Magazine article New Zealand Management

How IT Pays. (Opinion Leaders)

Magazine article New Zealand Management

How IT Pays. (Opinion Leaders)

Article excerpt

Many technology vendors are squeaking because their customers have delayed, or even stopped, buying technology. As one US storage vendor wrote in its recent third quarter financial results: "Most large corporations continue to delay major IT projects, generally limiting their purchases to deployments that provide a rapid return on their investment."

While the pain of the current technology `downturn' is not as acutely felt in this part of the world an element of tightfistedness prevails, nevertheless. I personally know a number of IT managers within large organisations who have to really fight to get approval for fundamental IT purchases.

High profile failures, like apparel maker Nike's implementation of a supply chain planning system--which caused product shortages and an earnings warning--have not helped. Nor has the traditional view of the IT business case, which is fixated on cost savings and cost-of-ownership rather than the effect of IT investments on the bottom line.

Language is another problem. Some IT professionals are not familiar with the "language of finance" and do not properly articulate the real value of their proposed solutions in terms of C-level objectives.

The only question that needs answering is: how will technology investment help improve the company's overall financial performance?

The key is demonstrating return on investment, as without a competitive return it is difficult for an organisation to attract the funds necessary to maintain existing business and provide for future growth.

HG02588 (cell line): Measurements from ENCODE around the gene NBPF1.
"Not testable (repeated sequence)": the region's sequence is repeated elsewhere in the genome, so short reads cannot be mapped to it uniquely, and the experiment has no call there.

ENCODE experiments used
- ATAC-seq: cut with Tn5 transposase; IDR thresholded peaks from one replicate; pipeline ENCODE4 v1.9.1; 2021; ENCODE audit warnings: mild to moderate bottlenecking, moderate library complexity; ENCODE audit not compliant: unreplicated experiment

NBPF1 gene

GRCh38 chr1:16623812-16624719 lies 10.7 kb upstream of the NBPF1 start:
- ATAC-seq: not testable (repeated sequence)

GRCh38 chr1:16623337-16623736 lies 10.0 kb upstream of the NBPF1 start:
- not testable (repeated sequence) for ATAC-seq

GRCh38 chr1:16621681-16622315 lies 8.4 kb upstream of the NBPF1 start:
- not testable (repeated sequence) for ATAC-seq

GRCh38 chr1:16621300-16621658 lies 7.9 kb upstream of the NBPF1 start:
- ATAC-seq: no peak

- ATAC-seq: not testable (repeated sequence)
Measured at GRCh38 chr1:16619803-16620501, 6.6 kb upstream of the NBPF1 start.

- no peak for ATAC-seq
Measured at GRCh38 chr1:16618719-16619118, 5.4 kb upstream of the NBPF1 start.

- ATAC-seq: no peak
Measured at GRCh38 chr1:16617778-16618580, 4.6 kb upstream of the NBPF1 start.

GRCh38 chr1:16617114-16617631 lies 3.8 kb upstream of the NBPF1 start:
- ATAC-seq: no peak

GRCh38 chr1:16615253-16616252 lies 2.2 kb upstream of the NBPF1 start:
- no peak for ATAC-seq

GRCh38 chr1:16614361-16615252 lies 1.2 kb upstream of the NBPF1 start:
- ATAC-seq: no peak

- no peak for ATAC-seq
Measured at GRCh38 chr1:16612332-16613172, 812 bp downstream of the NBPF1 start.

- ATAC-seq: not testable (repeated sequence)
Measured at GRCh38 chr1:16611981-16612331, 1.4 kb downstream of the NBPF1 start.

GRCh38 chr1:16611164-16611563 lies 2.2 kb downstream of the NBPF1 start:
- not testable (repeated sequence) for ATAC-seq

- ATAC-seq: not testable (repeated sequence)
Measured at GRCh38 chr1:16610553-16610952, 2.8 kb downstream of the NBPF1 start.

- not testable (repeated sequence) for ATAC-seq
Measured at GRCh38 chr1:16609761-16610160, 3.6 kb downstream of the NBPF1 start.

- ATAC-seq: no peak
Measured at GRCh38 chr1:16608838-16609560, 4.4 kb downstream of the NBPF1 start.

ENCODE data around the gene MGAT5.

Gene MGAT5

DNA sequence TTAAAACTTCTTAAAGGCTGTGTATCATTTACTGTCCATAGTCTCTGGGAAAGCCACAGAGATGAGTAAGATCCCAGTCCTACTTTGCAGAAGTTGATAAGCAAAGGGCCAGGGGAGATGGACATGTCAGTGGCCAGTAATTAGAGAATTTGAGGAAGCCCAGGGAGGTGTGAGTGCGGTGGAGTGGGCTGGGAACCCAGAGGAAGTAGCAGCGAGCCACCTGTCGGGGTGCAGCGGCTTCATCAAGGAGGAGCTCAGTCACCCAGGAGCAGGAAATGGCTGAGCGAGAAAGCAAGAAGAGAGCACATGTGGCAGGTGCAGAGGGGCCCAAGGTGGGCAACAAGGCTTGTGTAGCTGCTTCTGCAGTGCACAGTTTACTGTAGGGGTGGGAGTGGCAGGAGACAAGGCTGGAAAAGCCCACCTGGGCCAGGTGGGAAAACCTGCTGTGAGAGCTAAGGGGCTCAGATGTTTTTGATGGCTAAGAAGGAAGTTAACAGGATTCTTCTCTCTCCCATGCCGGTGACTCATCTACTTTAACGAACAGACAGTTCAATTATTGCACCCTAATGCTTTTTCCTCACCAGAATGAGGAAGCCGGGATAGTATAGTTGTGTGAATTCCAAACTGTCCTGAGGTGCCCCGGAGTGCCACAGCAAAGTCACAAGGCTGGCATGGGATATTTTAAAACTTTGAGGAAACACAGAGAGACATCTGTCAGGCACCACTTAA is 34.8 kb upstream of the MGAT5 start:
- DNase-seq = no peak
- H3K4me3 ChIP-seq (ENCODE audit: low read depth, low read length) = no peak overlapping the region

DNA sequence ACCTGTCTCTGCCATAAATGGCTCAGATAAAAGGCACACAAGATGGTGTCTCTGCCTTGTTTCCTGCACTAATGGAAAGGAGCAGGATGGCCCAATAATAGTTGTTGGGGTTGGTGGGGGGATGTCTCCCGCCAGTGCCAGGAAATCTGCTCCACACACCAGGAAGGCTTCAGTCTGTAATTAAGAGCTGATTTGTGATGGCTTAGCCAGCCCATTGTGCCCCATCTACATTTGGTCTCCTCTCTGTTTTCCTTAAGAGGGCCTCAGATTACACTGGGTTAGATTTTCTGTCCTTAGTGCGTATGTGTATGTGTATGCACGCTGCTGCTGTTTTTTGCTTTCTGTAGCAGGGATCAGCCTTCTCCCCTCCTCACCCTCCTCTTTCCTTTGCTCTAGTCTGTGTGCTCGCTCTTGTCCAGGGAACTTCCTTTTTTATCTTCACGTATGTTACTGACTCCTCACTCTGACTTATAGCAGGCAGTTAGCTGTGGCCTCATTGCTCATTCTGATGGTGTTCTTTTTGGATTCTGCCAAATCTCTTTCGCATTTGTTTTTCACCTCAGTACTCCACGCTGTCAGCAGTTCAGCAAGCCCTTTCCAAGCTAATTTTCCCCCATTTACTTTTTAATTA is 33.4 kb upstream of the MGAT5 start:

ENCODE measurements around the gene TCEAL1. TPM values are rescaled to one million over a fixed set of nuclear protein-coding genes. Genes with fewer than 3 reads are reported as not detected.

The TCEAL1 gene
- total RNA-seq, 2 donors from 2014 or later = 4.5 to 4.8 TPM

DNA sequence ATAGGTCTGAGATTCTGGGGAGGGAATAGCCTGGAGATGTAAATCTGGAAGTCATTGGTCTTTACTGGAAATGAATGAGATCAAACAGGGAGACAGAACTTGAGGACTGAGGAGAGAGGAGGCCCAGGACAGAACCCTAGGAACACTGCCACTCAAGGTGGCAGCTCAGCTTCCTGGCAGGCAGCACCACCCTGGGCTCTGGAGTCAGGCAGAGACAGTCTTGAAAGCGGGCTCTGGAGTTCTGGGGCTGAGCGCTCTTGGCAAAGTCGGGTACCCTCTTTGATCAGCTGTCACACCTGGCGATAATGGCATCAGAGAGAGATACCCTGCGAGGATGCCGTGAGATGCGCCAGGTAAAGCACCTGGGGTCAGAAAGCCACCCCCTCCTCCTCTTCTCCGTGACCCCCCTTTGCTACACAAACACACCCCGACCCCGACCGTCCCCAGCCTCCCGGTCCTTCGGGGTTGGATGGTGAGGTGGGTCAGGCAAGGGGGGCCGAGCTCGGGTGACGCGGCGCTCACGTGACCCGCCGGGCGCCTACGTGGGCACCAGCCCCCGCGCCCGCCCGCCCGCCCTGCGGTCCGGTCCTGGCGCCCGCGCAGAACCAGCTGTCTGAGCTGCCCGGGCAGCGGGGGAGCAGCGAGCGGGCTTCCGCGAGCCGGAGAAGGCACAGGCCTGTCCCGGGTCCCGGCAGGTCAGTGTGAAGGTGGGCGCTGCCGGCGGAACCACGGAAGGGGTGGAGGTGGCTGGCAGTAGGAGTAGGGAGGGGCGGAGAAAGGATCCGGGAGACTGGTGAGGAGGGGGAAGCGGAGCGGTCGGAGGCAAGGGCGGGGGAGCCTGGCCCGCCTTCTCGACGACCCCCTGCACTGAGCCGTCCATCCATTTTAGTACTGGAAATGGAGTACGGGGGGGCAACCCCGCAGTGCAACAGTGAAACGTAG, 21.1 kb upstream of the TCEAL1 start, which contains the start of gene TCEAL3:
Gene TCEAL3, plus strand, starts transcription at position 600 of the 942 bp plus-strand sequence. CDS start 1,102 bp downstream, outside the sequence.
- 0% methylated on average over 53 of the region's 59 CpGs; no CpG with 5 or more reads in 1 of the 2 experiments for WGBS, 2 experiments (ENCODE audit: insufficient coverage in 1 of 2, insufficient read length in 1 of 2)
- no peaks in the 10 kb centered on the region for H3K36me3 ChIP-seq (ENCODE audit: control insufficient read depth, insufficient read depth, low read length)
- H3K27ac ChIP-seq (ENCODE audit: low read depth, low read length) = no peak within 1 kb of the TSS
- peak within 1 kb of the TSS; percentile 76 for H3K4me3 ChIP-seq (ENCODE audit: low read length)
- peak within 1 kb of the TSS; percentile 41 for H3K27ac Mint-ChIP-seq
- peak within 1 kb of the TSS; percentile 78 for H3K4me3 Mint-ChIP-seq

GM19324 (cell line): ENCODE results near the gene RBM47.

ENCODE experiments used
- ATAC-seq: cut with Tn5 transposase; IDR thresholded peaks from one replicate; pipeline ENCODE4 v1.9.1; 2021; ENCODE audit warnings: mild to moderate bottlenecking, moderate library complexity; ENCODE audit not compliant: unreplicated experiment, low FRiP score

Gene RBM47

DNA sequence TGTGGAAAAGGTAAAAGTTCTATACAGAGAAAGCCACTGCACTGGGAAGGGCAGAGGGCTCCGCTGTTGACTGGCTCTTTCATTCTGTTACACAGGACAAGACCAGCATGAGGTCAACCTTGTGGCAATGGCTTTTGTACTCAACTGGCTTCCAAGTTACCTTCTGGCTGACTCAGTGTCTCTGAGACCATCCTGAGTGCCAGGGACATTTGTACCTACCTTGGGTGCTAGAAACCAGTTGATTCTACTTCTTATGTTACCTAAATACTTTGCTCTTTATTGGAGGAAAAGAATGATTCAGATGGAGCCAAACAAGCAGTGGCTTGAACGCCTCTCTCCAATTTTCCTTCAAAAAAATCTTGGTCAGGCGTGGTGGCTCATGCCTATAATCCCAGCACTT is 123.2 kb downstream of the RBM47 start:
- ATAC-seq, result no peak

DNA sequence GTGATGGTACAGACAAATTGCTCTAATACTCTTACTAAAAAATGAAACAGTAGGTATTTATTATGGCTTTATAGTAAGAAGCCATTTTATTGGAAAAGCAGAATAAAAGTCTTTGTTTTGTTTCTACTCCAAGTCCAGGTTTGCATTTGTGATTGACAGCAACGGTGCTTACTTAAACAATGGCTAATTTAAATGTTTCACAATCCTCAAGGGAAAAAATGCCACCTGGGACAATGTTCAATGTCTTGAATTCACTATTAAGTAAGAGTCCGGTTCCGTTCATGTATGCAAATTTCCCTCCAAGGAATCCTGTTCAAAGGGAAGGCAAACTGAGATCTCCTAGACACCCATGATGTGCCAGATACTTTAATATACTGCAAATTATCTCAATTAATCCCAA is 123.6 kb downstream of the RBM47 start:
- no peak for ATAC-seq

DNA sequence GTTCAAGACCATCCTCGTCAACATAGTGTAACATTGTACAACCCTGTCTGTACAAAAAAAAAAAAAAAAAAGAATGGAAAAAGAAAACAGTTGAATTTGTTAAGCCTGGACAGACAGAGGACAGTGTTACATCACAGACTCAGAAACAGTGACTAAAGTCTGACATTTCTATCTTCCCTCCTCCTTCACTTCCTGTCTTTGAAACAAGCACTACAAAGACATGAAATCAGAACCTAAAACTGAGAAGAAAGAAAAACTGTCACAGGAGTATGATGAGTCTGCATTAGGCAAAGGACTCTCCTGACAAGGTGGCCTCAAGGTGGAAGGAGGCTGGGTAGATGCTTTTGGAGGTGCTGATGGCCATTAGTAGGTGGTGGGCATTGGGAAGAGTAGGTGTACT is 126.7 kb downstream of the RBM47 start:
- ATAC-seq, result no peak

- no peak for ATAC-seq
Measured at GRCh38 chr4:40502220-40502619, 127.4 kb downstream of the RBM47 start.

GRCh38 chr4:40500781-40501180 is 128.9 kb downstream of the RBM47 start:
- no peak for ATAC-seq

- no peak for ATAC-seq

The bad news is that the business benefits of technology investment often are presented only from a "lower operating costs" perspective. What's more, the benefits identified are often unrealistic and too optimistic for the timeframe in which they are expected to accrue. The result: The CFO is left with an incomplete view of the solution's potential impact on overall financial performance.

Preparing a business case for IT must identify the impact of IT investment on the three business drivers of growth, profitability and capital utilisation--the need for speed.

Growth: The impacts of IT on revenue growth are varied and can be thought of both in terms of existing business and new business. The existing business growth enablers deal with increasing revenue growth for existing products and services. The impact of implementing new technology, such as supply chain planning, can grow revenue by providing better forecasting and therefore lower stock-out losses. Supply chain software can also help companies enter into new businesses through improved speed-to-market, `speed', and cost management. …

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